Evidence for early morphological decomposition: Combining masked priming with magnetoencephalography

Minna Lehtonen, Philip J. Monahan, David Poeppel

Research output: Contribution to journalArticle

Abstract

Are words stored as morphologically structured representations? If so, when during word recognition are morphological pieces accessed? Recent masked priming studies support models that assume early decomposition of (potentially) morphologically complex words. The electrophysiological evidence, however, is inconsistent. We combined masked morphological priming with magneto-encephalography (MEG), a technique particularly adept at indexing processes involved in lexical access. The latency of an MEG component peaking, on average, 220 msec post-onset of the target in left occipito-temporal brain regions was found to be sensitive to the morphological prime-target relationship under masked priming conditions in a visual lexical decision task. Shorter latencies for related than unrelated conditions were observed both for semantically transparent (cleaner-CLEAN) and opaque (corner-CORN) prime-target pairs, but not for prime-target pairs with only an orthographic relationship (brothel-BROTH). These effects are likely to reflect a prelexical level of processing where form-based representations of stems and affixes are represented and are in contrast to models positing no morphological structure in lexical representations. Moreover, we present data regarding the transitional probability from stem to affix in a post hoc comparison, which suggests that this factor may modulate early morphological decomposition, particularly for opaque words. The timing of a robust MEG component sensitive to the morphological relatedness of prime-target pairs can be used to further understand the neural substrates and the time course of lexical processing.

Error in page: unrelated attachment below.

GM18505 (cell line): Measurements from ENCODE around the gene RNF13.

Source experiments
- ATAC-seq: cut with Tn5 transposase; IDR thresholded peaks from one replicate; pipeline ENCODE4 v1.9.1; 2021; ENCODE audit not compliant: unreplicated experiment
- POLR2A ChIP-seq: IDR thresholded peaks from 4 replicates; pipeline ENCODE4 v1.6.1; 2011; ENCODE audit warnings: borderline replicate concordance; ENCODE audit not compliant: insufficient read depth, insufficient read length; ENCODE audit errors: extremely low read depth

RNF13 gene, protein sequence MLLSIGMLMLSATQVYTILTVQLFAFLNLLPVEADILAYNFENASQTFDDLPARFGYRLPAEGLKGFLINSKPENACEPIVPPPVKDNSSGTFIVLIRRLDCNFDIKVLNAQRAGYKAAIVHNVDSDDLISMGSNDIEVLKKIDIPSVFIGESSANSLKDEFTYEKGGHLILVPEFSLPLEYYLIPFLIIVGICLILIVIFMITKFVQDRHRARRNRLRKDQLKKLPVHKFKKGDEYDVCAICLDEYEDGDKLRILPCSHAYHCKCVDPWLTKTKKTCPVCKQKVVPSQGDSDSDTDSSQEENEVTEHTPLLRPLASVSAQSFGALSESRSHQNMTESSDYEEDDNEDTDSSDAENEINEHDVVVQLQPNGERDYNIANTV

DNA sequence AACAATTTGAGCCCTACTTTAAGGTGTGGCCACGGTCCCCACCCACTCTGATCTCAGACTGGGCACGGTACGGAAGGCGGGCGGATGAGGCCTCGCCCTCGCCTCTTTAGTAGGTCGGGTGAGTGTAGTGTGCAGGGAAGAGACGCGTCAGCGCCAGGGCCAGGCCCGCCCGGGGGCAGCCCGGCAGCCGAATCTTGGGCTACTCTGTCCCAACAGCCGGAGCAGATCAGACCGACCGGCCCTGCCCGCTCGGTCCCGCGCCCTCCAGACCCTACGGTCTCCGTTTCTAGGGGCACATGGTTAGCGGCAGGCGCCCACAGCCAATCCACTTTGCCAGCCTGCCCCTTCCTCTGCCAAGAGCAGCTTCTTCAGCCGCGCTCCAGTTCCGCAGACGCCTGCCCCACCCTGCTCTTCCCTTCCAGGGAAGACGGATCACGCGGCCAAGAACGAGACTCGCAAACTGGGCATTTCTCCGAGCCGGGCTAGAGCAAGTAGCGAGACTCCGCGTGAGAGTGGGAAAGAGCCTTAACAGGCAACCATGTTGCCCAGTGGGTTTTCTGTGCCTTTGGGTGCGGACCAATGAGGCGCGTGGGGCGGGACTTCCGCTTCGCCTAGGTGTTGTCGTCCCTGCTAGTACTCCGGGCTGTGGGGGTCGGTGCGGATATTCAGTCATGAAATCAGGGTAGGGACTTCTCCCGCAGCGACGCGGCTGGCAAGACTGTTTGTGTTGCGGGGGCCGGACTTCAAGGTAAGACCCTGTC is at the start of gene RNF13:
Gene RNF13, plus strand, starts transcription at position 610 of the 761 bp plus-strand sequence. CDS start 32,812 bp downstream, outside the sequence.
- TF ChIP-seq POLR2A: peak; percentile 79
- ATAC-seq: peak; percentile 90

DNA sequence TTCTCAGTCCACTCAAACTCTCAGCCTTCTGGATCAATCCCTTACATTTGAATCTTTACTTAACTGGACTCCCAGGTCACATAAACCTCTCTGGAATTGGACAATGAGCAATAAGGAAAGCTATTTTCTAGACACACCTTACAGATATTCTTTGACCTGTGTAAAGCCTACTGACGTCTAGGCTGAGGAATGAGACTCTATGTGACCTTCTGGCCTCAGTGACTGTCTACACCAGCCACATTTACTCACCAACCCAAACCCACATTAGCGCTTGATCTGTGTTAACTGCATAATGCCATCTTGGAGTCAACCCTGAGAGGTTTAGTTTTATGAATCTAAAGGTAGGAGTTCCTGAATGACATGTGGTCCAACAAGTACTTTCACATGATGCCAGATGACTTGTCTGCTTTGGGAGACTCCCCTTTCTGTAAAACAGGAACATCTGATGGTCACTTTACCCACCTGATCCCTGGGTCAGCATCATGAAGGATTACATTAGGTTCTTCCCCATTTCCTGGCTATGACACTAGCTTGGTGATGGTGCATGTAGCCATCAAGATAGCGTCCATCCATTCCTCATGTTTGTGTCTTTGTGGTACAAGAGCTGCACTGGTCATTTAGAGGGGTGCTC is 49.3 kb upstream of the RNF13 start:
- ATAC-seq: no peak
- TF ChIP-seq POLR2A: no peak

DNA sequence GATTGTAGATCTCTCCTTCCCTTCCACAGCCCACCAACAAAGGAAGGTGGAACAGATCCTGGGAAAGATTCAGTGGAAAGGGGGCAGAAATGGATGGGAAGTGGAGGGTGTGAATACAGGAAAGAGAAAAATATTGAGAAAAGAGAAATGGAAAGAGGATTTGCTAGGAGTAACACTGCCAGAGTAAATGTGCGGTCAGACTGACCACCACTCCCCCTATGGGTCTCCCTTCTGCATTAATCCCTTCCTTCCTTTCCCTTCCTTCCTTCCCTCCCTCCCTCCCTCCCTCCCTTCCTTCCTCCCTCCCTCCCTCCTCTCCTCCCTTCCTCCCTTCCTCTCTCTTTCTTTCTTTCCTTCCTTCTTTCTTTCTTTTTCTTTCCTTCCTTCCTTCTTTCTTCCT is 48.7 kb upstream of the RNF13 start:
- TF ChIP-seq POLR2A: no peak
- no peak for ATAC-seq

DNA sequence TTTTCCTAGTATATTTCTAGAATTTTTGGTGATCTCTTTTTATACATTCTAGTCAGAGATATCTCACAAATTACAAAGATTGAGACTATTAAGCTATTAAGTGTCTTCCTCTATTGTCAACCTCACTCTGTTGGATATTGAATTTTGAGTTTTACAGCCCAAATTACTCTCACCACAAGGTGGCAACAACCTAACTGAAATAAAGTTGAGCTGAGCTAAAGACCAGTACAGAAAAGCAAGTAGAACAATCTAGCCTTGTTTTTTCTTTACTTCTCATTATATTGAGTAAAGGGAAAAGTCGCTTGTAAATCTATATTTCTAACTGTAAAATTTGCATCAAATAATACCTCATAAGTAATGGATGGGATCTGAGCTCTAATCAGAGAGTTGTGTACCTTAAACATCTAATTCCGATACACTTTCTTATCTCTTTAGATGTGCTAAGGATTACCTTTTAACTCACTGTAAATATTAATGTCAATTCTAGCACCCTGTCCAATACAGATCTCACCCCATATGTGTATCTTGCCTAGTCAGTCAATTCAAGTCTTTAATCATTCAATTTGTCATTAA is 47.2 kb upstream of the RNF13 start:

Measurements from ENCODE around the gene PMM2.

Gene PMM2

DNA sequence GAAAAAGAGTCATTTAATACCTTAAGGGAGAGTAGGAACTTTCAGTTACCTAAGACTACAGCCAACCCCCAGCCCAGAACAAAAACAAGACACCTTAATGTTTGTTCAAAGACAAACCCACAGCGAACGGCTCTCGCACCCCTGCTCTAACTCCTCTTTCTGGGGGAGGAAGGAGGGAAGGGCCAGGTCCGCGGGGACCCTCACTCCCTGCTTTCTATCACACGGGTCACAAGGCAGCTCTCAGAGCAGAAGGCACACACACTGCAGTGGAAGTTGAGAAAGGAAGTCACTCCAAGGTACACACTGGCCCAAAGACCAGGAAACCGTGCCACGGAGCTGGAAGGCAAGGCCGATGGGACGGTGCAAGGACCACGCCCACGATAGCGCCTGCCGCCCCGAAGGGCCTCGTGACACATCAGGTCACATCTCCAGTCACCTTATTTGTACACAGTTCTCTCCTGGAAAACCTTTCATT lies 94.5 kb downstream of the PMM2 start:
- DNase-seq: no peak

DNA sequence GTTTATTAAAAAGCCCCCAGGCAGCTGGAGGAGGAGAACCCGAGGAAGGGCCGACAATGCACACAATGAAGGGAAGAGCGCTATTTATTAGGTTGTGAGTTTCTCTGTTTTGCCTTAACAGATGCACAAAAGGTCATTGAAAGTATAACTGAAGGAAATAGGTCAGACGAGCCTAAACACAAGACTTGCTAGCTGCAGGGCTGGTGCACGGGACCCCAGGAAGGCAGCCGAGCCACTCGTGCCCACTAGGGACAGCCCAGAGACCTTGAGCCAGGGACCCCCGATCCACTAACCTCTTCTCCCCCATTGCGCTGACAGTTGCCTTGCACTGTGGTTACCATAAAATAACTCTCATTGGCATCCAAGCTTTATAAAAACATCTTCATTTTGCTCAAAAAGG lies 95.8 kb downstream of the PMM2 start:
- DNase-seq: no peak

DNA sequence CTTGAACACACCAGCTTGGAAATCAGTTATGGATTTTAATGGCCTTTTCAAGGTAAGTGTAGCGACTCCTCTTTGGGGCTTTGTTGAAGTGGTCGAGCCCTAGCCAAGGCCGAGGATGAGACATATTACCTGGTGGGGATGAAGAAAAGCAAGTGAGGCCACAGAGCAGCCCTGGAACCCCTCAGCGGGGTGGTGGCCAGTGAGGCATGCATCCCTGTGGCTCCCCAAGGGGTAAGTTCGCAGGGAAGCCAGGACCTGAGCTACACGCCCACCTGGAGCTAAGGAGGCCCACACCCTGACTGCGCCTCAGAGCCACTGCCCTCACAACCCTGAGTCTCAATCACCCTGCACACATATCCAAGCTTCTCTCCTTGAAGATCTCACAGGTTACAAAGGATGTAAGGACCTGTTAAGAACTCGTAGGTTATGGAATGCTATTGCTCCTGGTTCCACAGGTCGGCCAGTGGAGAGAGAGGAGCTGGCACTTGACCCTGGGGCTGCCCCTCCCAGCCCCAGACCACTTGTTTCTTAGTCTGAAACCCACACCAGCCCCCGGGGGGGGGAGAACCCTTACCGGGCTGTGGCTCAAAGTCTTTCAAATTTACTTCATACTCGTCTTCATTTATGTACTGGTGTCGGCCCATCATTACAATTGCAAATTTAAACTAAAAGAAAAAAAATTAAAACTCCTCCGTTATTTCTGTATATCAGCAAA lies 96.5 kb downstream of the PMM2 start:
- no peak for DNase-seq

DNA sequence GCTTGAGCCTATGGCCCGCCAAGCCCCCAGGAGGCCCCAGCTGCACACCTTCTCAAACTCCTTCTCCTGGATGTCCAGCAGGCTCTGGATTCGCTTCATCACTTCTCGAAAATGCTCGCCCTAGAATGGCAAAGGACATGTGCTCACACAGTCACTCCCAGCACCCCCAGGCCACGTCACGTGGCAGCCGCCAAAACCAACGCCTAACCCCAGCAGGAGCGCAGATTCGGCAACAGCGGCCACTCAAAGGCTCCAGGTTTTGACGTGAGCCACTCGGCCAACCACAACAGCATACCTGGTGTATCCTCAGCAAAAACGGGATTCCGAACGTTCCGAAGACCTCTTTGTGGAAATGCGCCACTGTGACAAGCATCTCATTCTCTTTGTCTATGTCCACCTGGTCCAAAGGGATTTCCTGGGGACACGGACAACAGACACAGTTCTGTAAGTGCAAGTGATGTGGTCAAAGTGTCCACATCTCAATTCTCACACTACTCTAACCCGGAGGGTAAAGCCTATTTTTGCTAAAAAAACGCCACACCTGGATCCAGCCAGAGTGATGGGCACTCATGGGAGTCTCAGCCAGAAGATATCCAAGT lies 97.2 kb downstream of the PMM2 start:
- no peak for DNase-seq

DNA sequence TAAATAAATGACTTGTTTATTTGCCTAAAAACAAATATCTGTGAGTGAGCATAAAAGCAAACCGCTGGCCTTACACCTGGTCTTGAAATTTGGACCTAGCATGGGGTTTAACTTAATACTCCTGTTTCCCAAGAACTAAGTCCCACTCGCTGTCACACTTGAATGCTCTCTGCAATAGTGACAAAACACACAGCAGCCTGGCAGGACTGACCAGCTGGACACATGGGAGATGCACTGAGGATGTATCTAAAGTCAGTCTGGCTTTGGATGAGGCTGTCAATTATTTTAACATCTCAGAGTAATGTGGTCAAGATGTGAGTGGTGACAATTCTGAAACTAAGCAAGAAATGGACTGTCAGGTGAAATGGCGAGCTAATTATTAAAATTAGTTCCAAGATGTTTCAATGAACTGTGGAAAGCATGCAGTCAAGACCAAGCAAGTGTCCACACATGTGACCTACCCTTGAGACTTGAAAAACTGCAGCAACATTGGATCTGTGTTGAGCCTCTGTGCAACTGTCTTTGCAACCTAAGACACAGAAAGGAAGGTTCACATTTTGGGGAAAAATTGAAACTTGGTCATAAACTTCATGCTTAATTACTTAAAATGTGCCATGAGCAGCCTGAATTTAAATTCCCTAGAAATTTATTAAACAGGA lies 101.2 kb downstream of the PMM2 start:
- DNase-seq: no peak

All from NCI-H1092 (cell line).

Original languageEnglish (US)
Pages (from-to)3366-3379
Number of pages14
JournalJournal of Cognitive Neuroscience
Volume23
Issue number11
DOIs
StatePublished - Nov 2011

ASJC Scopus subject areas

  • Cognitive Neuroscience

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